Essay: against the arrogance of the rich

Essay: Against the Arrogance of the Rich

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For Dahlia Namian, the author of this indictment, the arrogance of the rich has no limits. Among their most outrageous and grotesque whims, Namian highlights some of them, such as that of Elon Musk, the richest man on the planet whose fortune is estimated at more than $200 billion: he started, a little before “Earth Overshoot Day”, an electric car in space. “The Tesla Roadster will thus sail in a loop in space, for thousands, even millions of years.” Nobody seems to have been scandalized by such a fad that only billionaires in search of fame can afford, without worrying about squandering the resources of the planet. These people are often seen as geniuses, visionaries, great innovators, she laments. 

The numbers don't lie. The gap between rich and poor has grown steadily while the fortunes of billionaires have grown “as much in 24 months of the pandemic as they have in 23 years”. 

These billionaires have become so powerful that no government can control them. They mainly made their fortunes in the energy, pharmaceutical and agri-food sectors. And Canada is no exception. “The wealth of Canada's 64 billionaires has even increased by 57.1% since 2020.” 

In his novel White Dogwhere he denounces the racism of American society following the assassination of Martin Luther King, the writer Romain Gary speaks, for the first time, of a “provocative society” about these rich people who indulge in a kind of exhibitionism ashamed of their wealth. 

“The provocative society glorifies, in other words, the lewd prowess and lifestyle of the wealthy, while blinding itself to destitution and poverty. resentment they cause.” 

And despite everything, we admire them and we hoist them on a pedestal, she notes. 

“Think big!”

One need only remember Pierre Falardeau's film, Le temps des bouffons, where the Canadian aristocracy in this that she has most grotesque meets annually at the Beaver Club to strut and show off proudly proclaiming herself “magnificent“.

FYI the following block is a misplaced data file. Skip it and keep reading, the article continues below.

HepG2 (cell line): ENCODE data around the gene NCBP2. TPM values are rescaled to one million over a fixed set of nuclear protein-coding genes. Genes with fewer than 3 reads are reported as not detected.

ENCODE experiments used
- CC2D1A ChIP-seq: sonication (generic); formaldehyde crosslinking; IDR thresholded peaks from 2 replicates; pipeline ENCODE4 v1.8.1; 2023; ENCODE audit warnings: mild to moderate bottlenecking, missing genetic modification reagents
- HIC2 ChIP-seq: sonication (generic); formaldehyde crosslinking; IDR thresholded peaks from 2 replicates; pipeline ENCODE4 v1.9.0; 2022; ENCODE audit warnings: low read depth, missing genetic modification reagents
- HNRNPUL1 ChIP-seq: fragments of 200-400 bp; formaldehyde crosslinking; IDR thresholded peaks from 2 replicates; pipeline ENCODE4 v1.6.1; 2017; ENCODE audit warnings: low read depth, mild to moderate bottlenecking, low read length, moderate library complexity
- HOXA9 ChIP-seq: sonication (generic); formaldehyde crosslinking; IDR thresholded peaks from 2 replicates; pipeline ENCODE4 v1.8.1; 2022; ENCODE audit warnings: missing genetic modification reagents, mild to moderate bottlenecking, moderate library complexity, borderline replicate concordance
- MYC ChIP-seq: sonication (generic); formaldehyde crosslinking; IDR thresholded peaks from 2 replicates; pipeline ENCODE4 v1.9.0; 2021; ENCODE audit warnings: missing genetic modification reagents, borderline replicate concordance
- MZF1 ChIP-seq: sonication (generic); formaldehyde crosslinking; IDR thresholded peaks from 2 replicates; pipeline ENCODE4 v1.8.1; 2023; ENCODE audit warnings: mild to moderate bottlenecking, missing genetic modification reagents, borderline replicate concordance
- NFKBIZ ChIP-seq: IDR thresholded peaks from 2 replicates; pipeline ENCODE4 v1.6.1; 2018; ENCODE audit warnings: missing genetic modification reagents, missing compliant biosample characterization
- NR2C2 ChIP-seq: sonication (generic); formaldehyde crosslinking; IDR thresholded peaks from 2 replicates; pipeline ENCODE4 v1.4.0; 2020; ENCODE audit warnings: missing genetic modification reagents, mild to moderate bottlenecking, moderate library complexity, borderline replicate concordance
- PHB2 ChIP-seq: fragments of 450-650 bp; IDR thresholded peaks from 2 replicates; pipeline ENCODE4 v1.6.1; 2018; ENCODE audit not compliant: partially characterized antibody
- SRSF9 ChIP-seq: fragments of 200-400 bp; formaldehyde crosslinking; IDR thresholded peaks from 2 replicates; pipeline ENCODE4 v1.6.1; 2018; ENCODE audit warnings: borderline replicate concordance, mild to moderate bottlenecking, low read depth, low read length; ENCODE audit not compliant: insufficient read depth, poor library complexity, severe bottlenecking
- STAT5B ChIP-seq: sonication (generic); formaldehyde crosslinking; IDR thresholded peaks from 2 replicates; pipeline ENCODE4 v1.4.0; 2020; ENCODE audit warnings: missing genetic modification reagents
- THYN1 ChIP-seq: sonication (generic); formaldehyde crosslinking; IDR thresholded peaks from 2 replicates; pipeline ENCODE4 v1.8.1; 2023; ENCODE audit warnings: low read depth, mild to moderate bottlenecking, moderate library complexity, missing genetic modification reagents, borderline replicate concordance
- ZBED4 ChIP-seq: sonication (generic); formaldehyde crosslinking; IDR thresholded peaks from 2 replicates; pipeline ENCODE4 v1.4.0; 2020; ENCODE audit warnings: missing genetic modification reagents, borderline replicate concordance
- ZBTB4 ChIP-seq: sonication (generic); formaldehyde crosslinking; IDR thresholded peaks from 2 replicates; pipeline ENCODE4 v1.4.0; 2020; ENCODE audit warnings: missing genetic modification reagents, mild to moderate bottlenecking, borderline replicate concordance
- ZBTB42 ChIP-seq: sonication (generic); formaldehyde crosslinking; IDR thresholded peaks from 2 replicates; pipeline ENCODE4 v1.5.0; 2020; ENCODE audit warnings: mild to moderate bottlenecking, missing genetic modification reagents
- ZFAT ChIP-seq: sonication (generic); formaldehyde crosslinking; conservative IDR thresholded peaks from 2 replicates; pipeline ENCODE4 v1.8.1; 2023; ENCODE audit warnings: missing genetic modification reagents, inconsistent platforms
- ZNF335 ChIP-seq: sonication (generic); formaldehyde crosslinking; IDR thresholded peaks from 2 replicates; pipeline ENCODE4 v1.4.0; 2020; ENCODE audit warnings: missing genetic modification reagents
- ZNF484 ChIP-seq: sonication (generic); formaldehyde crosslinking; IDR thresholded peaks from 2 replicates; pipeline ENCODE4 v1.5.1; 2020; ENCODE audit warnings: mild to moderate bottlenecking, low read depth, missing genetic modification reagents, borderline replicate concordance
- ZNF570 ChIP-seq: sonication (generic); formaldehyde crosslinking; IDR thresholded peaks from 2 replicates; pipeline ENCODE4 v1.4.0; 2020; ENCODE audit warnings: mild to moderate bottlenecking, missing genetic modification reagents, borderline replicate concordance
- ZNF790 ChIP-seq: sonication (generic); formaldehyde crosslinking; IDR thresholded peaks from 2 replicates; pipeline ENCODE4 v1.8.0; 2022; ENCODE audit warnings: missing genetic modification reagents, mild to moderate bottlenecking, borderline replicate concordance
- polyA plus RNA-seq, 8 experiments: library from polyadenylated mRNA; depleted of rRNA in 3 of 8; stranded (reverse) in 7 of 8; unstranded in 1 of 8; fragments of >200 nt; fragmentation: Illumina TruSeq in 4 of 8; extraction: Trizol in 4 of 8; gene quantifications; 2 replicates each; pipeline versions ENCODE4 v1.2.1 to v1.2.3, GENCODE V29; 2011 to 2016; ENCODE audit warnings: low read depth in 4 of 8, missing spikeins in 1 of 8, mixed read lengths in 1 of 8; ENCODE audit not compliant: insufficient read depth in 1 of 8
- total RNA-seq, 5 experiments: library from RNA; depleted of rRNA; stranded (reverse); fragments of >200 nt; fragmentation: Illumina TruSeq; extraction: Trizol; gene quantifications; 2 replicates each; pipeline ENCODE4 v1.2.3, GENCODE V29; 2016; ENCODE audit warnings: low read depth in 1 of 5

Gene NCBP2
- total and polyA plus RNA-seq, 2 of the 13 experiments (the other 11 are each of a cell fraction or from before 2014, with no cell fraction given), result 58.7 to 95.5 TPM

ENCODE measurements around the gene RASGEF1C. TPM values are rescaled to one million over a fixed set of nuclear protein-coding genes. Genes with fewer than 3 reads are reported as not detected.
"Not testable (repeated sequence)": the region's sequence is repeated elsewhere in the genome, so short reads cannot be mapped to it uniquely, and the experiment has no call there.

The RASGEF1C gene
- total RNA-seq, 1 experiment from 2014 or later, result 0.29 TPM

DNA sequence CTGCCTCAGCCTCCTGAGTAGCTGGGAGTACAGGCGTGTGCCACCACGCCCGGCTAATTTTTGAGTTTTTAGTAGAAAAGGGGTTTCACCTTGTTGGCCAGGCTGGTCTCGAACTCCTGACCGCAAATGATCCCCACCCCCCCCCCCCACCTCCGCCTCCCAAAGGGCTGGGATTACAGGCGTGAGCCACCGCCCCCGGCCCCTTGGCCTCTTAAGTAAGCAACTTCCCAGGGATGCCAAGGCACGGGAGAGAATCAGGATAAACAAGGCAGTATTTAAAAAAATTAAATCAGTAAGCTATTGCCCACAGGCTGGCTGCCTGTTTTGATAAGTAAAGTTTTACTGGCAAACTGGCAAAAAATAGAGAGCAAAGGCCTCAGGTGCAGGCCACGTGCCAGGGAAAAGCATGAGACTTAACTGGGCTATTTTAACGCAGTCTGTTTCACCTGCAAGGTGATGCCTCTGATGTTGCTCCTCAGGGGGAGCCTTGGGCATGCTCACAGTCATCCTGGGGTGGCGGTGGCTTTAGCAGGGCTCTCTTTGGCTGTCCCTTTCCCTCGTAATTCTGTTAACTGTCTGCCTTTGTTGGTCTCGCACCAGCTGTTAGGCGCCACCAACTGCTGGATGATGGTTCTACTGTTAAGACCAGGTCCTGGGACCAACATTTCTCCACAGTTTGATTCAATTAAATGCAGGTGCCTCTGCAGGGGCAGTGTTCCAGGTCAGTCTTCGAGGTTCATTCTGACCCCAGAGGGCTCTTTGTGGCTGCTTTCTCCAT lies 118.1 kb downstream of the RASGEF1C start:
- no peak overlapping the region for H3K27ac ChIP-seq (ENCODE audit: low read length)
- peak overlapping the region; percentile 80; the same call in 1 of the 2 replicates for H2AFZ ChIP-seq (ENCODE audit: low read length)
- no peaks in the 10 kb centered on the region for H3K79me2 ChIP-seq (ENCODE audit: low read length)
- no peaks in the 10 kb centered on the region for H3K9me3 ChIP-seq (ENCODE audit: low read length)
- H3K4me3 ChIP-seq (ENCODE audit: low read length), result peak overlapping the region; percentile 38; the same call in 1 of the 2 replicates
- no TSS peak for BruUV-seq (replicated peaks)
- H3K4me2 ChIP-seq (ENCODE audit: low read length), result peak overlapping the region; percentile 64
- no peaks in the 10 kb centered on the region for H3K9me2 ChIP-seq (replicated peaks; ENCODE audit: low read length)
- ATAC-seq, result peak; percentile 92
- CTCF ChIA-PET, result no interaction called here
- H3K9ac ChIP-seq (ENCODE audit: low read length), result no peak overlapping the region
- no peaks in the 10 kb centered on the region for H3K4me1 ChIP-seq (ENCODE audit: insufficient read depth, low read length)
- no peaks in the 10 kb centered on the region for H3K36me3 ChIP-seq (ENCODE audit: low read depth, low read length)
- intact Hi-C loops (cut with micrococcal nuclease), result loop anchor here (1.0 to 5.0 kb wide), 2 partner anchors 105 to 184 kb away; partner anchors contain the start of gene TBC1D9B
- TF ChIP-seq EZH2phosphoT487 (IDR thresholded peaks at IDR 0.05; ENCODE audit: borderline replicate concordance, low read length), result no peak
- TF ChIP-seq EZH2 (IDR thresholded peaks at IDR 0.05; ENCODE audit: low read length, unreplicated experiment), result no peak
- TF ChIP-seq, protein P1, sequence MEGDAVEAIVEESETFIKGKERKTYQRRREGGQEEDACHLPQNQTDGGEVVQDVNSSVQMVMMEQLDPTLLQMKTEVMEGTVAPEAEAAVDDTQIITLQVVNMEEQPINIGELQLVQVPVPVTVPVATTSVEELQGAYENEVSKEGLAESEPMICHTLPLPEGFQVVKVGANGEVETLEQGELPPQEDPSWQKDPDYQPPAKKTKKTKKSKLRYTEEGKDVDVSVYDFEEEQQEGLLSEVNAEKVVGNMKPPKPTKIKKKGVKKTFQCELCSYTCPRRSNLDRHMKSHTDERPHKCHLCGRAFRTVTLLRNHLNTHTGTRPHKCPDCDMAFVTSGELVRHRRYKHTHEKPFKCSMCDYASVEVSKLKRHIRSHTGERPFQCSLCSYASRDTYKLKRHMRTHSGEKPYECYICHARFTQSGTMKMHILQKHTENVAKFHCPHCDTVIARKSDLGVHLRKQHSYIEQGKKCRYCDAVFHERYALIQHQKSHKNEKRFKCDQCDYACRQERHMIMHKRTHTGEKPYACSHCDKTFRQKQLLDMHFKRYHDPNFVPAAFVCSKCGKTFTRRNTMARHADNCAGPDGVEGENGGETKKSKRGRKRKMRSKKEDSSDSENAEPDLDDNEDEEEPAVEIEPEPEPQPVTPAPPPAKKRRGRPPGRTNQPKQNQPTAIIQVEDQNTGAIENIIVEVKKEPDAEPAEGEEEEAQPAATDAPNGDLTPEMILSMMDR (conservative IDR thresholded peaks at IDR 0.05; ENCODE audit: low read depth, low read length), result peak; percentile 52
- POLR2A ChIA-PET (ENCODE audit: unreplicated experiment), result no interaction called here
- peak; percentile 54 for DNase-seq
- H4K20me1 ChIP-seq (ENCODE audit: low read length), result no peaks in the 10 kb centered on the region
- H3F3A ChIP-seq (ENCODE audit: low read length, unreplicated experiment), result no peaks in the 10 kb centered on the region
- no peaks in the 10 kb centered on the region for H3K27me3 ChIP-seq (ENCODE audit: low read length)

We also think of the banquets organized for the swearing-in of governors general. We got some idea of ​​that with the release of former Governor General Julie Payette's expense report: half a million dollars was spent on that swearing-in ceremony, not including $32,000 for the open bar and $18,000 for curtains, flowers and other decorations. 

However, according to the UN's World Food Program, “nearly 50 million people are currently on the brink of starvation and 800 million live daily tormented by hunger”. Figures that should alert us.

On the side of the well-off, we wash our hands of it. “Think big!” they shout. If you are poor, it's your fault, you just have to “will” to get out of it and we never hesitate to set an example. However, while business leaders in Silicone Valley, California, pay themselves annual salaries of between $20 and $90 million, their employees are struggling to make ends meet. Yet, “it would cost only six billion dollars to feed the hungriest on the planet. Six billion, a paltry amount for the 1% club…”

Camouflage strategies

Namian cites as an example, among others, the foundation of Carlos Slim, the Mexican telecommunications magnate. This “philantrocapitalist” opened a private museum in honor of his late wife. 

“You can admire his own art collection there, made up of around 70,000 pieces. Van Gogh, Matisse, Rodin, Degas and Picasso stand alongside works by some of the most famous Latin American artists.” 

Or billionaire Bill Gates, who says he fights, through his foundation, against climate change, but has a $145 million palace built with precious wood from 500-year-old trees.

Or Mark Zuckerberg who has pledged, through his foundation, not to redistribute his phenomenal profits to the 99%, but to devote 99% of his shares in Facebook to “advance human potential and promote equality”. Nothing less. One strategy among others to camouflage the indecency of wealth gaps, she concludes.

An implacable indictment against “visionary” billionaires. 

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